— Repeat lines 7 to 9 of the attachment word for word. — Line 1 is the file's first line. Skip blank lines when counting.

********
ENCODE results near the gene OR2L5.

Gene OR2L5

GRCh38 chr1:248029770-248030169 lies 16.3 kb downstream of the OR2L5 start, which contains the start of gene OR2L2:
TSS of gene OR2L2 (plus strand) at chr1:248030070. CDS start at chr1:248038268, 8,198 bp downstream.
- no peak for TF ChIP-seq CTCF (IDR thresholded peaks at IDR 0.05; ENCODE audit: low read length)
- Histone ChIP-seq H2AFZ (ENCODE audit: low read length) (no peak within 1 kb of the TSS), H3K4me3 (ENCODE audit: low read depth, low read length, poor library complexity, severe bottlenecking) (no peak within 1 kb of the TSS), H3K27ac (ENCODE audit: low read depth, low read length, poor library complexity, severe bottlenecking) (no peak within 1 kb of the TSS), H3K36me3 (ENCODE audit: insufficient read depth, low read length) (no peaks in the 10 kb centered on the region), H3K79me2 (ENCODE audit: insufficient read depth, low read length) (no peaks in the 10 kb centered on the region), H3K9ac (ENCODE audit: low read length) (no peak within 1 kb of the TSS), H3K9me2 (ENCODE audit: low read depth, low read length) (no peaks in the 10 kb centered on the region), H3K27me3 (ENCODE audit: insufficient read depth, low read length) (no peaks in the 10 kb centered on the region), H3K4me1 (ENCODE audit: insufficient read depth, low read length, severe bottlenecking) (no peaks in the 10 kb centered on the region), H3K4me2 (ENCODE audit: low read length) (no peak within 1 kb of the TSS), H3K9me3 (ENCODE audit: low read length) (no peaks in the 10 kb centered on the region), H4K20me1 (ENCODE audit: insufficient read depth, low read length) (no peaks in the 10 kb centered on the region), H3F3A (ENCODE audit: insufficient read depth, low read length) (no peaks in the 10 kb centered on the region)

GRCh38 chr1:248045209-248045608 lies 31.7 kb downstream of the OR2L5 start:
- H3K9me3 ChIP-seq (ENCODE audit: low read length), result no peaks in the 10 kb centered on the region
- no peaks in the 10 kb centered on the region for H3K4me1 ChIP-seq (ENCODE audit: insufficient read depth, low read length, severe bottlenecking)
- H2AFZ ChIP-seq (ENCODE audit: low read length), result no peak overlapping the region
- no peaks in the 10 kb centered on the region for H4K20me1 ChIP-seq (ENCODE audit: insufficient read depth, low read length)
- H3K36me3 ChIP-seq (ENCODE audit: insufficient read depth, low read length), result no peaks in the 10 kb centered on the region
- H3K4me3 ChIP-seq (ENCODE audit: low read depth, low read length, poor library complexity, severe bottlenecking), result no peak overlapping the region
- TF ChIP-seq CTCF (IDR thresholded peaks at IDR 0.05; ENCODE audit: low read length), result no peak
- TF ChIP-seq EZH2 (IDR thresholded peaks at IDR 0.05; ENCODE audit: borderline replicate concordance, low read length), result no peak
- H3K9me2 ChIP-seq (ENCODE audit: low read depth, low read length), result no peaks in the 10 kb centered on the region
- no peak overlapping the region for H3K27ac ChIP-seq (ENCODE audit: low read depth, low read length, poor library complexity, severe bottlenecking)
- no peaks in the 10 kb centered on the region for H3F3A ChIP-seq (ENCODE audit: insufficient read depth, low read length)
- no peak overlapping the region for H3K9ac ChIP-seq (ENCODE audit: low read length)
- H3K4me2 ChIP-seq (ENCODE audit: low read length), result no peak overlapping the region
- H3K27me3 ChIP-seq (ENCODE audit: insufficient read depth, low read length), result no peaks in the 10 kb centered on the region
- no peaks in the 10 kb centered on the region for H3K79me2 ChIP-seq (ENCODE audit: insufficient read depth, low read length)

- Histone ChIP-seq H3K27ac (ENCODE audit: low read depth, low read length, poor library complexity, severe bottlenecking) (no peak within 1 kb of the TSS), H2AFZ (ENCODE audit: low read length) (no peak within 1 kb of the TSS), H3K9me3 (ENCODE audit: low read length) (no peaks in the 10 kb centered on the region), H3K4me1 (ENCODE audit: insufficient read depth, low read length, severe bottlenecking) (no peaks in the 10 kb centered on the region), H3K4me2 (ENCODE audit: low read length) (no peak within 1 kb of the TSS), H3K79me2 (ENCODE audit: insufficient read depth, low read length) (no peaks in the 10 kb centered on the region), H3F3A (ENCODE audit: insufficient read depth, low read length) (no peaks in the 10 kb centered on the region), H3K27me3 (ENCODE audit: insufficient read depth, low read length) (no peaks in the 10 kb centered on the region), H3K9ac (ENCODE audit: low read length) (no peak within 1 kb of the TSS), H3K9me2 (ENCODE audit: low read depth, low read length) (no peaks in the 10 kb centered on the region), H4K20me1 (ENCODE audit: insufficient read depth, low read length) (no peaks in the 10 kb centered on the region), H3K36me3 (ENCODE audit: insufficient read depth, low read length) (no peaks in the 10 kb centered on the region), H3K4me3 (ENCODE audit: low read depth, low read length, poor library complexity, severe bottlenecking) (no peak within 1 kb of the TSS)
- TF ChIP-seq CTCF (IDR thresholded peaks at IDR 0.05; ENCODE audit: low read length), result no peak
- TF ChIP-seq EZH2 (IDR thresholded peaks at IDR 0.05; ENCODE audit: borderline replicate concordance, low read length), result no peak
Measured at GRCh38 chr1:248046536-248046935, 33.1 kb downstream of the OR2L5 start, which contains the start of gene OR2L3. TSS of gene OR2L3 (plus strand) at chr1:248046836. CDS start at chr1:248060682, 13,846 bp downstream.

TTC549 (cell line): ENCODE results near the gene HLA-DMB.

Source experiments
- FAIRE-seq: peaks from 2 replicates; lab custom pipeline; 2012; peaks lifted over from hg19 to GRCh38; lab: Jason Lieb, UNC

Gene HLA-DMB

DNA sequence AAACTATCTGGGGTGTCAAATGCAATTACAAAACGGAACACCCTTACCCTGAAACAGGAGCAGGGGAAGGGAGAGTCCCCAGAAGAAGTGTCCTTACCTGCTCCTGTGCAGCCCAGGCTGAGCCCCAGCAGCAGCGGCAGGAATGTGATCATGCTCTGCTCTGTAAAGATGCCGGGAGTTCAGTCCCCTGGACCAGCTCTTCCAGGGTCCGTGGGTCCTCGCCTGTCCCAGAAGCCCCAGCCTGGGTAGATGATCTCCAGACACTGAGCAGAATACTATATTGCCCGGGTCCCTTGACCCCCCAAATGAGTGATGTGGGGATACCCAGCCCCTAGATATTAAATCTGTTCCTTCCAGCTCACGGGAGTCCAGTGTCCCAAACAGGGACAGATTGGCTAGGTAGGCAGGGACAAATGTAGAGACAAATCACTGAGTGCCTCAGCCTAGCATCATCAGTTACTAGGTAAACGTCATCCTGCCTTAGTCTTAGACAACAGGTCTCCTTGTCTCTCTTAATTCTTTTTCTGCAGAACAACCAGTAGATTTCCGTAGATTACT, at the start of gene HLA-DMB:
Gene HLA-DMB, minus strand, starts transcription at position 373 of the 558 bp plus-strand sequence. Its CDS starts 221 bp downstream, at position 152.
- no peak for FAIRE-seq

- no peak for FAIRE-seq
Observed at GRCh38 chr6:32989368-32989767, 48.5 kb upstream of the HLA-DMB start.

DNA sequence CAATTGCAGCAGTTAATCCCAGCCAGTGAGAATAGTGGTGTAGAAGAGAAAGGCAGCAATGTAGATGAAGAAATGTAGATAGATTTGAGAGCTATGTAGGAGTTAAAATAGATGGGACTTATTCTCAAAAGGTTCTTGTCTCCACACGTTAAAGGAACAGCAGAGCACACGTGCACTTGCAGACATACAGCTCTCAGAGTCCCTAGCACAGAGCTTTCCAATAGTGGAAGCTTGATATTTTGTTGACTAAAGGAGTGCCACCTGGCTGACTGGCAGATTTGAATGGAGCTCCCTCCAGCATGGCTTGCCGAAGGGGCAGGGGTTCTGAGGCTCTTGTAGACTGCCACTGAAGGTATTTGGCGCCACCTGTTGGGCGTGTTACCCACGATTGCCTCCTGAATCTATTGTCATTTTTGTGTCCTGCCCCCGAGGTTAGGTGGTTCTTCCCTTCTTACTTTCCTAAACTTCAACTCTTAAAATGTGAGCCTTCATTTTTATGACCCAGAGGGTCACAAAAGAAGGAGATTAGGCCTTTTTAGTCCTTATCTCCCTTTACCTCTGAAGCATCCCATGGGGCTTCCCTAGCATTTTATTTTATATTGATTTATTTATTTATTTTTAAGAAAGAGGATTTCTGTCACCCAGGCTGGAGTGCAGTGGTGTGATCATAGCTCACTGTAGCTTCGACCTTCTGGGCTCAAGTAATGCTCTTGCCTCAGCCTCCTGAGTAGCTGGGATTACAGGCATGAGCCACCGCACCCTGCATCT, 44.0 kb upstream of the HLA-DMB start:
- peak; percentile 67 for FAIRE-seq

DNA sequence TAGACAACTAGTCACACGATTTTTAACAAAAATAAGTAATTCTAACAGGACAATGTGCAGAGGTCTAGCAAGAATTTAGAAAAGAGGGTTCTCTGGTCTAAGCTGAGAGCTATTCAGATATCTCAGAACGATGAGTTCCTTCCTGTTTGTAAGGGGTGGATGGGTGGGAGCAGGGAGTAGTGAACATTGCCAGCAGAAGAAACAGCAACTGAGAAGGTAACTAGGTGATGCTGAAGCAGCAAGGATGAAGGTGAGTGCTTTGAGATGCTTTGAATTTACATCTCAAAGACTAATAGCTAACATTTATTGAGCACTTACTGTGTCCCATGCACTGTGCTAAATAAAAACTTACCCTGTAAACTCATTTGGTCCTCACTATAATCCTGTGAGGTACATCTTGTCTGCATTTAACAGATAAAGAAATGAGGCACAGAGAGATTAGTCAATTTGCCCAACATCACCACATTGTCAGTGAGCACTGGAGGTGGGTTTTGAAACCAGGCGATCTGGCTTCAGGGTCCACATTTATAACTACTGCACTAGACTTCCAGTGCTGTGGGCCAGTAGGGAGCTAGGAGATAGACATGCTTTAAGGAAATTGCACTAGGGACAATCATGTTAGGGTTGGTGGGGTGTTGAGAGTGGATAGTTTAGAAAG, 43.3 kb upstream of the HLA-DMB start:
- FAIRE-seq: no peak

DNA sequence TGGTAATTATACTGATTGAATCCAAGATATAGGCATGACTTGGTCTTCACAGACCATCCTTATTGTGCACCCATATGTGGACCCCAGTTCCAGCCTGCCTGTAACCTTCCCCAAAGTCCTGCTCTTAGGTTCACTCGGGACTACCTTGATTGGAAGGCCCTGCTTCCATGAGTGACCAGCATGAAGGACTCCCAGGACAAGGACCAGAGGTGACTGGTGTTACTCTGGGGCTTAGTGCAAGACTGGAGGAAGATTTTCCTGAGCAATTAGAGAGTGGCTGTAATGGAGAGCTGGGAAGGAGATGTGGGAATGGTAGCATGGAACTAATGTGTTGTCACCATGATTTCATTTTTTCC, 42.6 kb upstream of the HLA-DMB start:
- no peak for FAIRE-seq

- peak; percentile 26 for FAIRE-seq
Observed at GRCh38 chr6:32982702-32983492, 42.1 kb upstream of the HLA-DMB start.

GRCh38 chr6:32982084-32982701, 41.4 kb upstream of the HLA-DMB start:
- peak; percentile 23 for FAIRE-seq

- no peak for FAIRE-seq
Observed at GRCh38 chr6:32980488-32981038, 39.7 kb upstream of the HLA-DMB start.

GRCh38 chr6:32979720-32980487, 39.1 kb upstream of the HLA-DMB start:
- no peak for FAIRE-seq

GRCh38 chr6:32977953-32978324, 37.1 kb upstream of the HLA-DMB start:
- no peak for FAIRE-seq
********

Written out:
GRCh38 chr1:248045209-248045608 lies 31.7 kb downstream of the OR2L5 start:
- H3K9me3 ChIP-seq (ENCODE audit: low read length), result no peaks in the 10 kb centered on the region
- no peaks in the 10 kb centered on the region for H3K4me1 ChIP-seq (ENCODE audit: insufficient read depth, low read length, severe bottlenecking)